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IBM technology collects, crunches and distributes a mass of live data to make every shot at the US Open come alive. When we wanted to dig deeper to uncover specifics surrounding last year’s women’s final, IBM provided the statistical ammunition.


Once Azarenka reviewed her 2012 US Open stat sheet, she probably didn’t like what she saw. Almost all offensive categories were dominated by Williams, and they probably will be this year if these two end up meeting each other again. The one statistical category in which Azarenka did finish first for the tournament was baseline points won, although it was just one percent better than Williams (57 percent to 56 percent). Azarenka is not going to stop the winners, but she can increase the errors of her powerful opponent.

There were 16,862 points played in the women’s draw last year with 19.3 percent of them ending in a winner. That means more than 80 percent ended in an unforced error or a forced error. Most points are won on misses, not clean winners. That’s exactly where Azarenka must focus her attention to make Williams uncomfortable and raise the percentage of errors she makes. Better depth and direction, along with taking away Williams’ time to prepare, are the critical factors. Accept her winners, but increase her errors.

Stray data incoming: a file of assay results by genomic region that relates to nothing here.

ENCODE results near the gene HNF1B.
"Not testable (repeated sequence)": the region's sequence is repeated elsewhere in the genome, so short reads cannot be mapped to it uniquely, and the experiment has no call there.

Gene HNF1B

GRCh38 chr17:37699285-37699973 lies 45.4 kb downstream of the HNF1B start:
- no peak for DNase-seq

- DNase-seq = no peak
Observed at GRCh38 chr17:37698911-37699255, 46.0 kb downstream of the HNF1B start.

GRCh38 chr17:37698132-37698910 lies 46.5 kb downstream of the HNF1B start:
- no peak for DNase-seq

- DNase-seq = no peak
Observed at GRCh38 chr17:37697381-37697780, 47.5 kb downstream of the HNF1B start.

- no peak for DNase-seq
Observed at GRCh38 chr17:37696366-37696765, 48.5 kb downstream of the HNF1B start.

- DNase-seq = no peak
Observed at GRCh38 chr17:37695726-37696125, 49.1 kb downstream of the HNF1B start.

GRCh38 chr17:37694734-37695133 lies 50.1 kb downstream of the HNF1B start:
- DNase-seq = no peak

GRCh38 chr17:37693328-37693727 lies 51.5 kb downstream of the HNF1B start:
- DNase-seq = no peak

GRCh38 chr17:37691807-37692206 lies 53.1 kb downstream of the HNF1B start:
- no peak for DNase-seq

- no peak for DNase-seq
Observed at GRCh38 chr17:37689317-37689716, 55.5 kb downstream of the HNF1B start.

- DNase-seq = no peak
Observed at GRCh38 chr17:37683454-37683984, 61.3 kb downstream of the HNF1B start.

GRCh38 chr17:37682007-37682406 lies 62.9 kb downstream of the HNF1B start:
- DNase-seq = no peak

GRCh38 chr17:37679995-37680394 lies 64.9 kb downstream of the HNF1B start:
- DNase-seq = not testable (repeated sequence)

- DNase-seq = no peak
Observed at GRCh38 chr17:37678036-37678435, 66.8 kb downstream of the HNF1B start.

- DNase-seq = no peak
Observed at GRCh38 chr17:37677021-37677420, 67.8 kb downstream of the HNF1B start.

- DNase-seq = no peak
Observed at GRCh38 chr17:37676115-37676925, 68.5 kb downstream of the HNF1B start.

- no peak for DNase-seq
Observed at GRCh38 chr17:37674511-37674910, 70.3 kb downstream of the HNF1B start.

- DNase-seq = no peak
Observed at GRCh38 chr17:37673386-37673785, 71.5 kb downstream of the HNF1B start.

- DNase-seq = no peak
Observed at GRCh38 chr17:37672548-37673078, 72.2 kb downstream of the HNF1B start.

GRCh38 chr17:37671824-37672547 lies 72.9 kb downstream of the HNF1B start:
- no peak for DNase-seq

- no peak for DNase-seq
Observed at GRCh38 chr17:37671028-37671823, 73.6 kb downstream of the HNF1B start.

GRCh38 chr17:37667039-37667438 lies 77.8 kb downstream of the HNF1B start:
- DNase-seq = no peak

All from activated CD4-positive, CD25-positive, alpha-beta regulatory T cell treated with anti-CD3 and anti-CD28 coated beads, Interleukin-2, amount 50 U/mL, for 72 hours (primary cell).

Azarenka has an advantage over Williams in coming to the net to finish points. Azarenka ranked eighth at the 2012 US Open in net points won at 81 percent while Williams tied for 44th at 63 percent. Azarenka is proficient at jumping on short balls and moving in. This year, she must do it even better. Any opportunity to pressure Williams on the run is a good idea, and approaching deep to the corners will achieve that goal. Azarenka also ranked third for the tournament with volley and overhead winners (23) while Williams only managed 13, which was tied for 10th. Azarenka’s goal should be to turn the battle into a full-court press, not a backcourt shootout.


Serena may be the best offensive player the sport has ever seen, so it’s best not to trade power punches with her. Azarenka has the ability to absorb her opponents’ power and turn it back against them. This makes her hard-hitting opponents have to strike one more ball, which can manufacture one more error. Williams had 114 unforced errors last year (61 forehand, 53 backhand) while Azarenka committed 101 (50 forehand, 51 backhand). Azarenka is only looking for a couple of points here and there to turn the tables, and she could if she widens the gap in this critical category that she won last year.

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